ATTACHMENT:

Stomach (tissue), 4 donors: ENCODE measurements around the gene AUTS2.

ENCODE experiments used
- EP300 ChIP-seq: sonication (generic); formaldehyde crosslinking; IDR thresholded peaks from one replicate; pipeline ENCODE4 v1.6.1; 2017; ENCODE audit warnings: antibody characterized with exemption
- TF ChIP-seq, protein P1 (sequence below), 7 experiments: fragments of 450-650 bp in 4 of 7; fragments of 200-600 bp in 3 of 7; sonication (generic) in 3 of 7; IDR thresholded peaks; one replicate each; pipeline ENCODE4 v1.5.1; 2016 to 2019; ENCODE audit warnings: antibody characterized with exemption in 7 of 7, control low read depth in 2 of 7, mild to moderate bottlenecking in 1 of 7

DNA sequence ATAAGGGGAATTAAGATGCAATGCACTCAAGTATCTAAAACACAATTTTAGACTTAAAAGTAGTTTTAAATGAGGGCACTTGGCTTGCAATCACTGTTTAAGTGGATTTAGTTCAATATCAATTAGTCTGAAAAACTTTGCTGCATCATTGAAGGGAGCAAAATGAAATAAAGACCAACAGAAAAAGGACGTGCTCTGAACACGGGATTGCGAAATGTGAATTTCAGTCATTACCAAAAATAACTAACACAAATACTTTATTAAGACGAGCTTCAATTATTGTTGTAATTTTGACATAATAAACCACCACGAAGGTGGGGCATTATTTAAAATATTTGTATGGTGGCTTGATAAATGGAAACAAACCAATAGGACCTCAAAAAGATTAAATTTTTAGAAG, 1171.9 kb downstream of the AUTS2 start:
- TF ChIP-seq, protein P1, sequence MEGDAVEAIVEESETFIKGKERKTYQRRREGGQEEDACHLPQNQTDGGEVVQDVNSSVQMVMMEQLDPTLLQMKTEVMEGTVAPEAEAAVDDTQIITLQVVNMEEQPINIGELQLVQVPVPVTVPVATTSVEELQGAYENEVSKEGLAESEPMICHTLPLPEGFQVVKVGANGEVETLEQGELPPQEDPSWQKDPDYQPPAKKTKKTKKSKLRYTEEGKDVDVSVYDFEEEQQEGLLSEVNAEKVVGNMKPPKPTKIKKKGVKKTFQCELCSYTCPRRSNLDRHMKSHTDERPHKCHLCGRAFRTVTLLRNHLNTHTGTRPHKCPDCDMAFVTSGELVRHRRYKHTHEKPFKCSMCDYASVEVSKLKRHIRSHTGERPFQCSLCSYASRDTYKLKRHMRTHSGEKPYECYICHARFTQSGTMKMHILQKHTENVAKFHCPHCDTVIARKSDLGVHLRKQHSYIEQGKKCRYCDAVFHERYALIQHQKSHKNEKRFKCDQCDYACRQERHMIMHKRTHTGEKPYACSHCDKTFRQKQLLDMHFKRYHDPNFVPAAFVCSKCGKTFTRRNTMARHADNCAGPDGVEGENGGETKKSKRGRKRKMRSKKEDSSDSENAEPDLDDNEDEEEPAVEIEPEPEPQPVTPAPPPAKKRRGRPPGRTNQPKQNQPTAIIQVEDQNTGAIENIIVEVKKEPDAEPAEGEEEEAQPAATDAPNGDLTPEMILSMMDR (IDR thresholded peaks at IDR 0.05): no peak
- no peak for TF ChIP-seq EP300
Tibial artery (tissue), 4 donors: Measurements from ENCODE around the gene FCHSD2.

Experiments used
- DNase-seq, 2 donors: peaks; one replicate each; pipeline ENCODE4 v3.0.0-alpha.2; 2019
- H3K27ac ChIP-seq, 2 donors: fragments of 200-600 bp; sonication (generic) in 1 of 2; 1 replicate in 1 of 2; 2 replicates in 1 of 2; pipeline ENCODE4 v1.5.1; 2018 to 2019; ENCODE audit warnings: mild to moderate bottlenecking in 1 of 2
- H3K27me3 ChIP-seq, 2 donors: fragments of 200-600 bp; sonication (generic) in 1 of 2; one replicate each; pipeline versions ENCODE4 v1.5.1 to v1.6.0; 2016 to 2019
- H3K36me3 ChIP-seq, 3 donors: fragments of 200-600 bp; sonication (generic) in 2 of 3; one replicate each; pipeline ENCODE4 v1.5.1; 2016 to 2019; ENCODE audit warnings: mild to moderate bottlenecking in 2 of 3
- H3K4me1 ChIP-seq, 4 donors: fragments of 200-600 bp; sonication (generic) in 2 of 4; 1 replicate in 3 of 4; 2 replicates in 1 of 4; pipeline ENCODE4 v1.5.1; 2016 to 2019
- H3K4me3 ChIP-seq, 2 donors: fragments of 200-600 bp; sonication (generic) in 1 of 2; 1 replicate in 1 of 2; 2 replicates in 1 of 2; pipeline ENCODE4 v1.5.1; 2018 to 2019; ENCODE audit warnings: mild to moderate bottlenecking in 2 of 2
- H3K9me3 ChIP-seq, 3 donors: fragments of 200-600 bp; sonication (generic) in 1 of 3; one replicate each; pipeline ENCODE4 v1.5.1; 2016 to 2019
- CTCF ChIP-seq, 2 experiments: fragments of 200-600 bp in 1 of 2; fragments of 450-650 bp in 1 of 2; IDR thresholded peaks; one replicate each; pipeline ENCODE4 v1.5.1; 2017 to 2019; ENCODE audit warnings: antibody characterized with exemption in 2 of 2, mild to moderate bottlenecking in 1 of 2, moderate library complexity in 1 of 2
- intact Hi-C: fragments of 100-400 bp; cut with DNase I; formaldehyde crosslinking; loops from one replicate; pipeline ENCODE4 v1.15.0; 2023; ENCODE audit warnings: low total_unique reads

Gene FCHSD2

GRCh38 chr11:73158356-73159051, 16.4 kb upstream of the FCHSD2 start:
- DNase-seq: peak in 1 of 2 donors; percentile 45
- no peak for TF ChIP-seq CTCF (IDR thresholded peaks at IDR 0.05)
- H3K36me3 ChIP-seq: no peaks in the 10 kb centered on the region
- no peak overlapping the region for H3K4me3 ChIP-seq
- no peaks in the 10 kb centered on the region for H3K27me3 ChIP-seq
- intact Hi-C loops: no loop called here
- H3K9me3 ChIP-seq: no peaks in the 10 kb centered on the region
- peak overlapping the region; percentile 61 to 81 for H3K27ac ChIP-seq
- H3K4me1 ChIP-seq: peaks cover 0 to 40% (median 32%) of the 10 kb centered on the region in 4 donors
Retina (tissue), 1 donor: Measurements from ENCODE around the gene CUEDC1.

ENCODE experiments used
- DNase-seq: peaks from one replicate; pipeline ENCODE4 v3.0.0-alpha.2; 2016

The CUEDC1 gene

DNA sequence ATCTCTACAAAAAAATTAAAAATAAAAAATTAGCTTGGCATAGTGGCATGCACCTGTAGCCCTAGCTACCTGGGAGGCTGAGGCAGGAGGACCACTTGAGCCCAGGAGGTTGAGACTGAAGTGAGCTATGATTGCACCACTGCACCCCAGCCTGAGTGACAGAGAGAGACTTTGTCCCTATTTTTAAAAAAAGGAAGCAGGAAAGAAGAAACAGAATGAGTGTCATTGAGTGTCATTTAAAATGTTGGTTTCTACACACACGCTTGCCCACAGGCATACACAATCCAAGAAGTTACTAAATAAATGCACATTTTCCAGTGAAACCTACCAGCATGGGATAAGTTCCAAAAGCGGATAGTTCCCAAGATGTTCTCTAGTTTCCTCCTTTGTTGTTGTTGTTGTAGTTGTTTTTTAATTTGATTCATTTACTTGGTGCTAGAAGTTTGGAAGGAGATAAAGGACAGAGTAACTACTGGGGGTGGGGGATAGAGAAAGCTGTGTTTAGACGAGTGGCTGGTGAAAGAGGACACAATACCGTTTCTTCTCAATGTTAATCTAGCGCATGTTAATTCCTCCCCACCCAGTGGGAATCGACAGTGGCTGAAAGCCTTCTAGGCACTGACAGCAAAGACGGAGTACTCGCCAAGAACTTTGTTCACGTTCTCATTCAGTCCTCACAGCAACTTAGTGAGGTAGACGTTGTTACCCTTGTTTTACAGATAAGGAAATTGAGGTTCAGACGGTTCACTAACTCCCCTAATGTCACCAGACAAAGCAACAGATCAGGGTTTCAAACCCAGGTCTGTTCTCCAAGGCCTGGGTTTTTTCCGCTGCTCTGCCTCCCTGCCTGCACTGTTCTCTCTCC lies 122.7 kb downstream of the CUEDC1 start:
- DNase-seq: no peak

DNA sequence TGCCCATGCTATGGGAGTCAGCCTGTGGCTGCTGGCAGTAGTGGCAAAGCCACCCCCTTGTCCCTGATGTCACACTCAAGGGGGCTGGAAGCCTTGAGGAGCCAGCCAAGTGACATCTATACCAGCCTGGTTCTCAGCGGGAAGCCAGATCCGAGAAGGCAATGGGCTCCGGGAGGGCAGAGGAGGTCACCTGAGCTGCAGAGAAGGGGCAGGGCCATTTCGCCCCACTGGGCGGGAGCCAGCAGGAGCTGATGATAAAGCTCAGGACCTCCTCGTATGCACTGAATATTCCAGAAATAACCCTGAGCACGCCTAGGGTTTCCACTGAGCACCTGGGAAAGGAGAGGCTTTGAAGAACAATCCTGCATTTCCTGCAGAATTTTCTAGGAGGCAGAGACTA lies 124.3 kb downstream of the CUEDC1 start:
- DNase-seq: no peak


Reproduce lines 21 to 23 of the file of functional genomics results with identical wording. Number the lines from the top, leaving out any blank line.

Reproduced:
- DNase-seq: peak in 1 of 2 donors; percentile 45
- no peak for TF ChIP-seq CTCF (IDR thresholded peaks at IDR 0.05)
- H3K36me3 ChIP-seq: no peaks in the 10 kb centered on the region